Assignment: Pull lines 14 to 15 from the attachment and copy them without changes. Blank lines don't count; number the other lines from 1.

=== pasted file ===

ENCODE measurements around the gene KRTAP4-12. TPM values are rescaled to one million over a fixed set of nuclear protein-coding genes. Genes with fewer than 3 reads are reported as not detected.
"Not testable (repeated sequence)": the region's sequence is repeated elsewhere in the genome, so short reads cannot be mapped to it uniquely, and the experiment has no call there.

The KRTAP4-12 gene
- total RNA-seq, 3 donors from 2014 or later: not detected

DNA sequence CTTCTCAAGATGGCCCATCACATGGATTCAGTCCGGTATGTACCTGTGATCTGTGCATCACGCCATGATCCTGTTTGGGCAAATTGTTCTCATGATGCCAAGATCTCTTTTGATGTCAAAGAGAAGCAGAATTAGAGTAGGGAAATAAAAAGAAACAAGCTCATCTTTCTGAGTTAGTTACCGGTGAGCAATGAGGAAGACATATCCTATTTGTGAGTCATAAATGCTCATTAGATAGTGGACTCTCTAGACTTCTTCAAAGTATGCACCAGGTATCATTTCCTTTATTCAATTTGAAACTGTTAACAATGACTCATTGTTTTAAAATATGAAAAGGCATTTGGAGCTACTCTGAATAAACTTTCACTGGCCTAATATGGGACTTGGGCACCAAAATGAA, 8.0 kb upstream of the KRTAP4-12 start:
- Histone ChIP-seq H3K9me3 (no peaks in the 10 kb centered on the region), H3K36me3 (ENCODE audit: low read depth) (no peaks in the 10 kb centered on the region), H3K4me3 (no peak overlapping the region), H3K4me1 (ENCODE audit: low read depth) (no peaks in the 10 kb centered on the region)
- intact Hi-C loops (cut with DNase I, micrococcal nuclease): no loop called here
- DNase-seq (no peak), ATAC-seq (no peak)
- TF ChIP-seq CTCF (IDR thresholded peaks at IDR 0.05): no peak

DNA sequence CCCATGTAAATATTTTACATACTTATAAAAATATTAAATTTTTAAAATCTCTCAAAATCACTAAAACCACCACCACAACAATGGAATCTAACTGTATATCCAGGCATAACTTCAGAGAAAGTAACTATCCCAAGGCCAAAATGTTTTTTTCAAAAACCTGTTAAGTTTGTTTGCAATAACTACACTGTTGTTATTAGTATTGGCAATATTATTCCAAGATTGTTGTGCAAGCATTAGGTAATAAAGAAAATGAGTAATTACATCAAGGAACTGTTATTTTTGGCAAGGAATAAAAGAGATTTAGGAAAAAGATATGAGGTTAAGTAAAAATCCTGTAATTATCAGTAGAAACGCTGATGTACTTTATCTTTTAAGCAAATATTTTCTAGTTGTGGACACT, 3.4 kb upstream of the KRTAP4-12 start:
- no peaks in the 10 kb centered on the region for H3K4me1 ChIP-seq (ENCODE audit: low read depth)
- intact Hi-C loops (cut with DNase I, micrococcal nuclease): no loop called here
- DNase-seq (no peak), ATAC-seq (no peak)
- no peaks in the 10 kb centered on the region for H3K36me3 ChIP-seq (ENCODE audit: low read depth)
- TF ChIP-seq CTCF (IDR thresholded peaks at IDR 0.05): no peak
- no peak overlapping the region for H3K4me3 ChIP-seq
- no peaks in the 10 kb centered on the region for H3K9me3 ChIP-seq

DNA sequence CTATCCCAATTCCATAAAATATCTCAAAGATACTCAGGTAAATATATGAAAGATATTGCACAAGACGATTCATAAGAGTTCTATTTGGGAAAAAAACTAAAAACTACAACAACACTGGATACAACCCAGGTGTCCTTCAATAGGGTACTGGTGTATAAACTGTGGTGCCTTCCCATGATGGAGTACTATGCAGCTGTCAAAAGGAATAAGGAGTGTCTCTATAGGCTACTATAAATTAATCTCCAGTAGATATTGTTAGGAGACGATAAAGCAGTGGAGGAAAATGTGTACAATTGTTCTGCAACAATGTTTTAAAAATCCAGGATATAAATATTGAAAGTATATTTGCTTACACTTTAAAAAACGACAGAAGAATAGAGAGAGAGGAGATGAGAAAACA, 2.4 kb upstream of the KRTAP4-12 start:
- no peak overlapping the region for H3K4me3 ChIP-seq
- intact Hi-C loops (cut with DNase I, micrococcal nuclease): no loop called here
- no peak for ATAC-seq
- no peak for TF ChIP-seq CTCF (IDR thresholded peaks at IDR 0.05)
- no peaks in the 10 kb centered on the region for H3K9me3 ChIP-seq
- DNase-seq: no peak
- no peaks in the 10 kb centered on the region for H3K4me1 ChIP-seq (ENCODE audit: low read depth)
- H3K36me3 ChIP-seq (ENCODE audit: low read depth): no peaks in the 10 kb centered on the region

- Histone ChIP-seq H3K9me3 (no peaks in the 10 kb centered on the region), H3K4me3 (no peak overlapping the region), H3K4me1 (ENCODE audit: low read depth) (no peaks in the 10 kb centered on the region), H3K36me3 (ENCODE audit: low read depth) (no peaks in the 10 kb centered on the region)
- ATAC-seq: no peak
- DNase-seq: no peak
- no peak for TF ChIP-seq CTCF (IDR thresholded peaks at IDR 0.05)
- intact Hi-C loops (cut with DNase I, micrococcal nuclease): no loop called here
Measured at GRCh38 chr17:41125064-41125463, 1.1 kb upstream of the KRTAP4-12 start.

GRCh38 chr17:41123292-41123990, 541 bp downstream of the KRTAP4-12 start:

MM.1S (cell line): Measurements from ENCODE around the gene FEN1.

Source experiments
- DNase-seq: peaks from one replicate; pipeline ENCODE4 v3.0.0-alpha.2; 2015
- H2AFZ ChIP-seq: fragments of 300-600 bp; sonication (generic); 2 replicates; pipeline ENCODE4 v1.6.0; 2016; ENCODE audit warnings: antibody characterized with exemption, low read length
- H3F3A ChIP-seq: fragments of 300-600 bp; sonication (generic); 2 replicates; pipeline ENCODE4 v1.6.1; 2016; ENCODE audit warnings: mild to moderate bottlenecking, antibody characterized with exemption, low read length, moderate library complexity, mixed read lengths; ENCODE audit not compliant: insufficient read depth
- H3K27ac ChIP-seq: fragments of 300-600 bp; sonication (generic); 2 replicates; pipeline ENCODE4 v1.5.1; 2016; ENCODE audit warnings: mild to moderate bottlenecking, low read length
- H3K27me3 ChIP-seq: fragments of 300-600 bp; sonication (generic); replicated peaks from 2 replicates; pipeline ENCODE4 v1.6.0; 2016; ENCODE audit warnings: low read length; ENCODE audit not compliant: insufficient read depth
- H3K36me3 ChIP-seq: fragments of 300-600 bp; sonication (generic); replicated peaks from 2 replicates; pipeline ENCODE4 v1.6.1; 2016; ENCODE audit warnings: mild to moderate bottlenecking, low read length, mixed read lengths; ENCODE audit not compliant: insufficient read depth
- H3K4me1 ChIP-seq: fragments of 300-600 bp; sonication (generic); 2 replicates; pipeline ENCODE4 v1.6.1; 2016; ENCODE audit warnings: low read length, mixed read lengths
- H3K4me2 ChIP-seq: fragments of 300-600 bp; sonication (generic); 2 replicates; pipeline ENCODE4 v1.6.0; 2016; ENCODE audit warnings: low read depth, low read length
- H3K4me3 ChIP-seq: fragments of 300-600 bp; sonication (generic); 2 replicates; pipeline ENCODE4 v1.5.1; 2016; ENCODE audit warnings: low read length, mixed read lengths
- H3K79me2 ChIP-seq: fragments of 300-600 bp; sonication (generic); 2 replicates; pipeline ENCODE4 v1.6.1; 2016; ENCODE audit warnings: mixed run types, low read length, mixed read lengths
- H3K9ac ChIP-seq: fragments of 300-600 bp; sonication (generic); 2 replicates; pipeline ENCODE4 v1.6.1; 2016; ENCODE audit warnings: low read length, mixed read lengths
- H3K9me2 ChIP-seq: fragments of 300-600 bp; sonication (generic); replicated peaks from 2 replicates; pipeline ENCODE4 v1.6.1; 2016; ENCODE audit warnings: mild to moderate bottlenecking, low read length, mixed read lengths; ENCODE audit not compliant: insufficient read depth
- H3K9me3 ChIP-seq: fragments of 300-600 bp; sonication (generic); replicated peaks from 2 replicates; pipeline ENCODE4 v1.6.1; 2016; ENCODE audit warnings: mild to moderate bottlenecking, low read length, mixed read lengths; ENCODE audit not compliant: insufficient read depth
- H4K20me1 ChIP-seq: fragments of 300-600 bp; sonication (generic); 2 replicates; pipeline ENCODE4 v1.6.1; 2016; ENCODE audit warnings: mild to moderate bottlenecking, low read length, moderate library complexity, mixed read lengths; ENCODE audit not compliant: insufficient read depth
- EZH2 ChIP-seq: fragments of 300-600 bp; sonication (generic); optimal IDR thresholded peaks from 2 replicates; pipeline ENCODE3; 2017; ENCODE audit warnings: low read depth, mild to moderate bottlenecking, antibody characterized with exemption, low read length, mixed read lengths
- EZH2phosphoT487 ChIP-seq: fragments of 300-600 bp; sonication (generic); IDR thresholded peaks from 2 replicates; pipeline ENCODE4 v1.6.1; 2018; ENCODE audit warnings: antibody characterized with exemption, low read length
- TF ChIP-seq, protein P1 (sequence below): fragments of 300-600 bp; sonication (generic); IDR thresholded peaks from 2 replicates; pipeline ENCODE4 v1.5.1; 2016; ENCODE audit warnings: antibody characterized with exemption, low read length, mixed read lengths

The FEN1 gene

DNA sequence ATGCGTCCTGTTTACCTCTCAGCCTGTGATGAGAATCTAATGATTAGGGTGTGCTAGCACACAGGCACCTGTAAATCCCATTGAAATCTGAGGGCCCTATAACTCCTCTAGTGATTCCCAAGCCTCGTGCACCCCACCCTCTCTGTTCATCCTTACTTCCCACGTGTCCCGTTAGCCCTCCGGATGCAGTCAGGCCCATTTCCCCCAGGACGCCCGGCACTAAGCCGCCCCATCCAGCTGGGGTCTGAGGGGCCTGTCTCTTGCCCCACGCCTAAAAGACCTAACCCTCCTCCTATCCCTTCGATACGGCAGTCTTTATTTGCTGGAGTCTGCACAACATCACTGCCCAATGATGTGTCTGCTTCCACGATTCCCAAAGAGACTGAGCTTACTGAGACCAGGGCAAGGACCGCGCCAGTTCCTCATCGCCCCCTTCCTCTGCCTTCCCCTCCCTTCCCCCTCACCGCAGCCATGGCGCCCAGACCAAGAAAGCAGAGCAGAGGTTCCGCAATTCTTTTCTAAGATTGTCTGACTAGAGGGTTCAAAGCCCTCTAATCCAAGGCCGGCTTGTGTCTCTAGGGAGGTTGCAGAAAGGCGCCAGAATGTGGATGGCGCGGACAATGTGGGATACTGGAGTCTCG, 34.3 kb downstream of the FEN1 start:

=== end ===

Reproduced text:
- no peaks in the 10 kb centered on the region for H3K36me3 ChIP-seq (ENCODE audit: low read depth)
- TF ChIP-seq CTCF (IDR thresholded peaks at IDR 0.05): no peak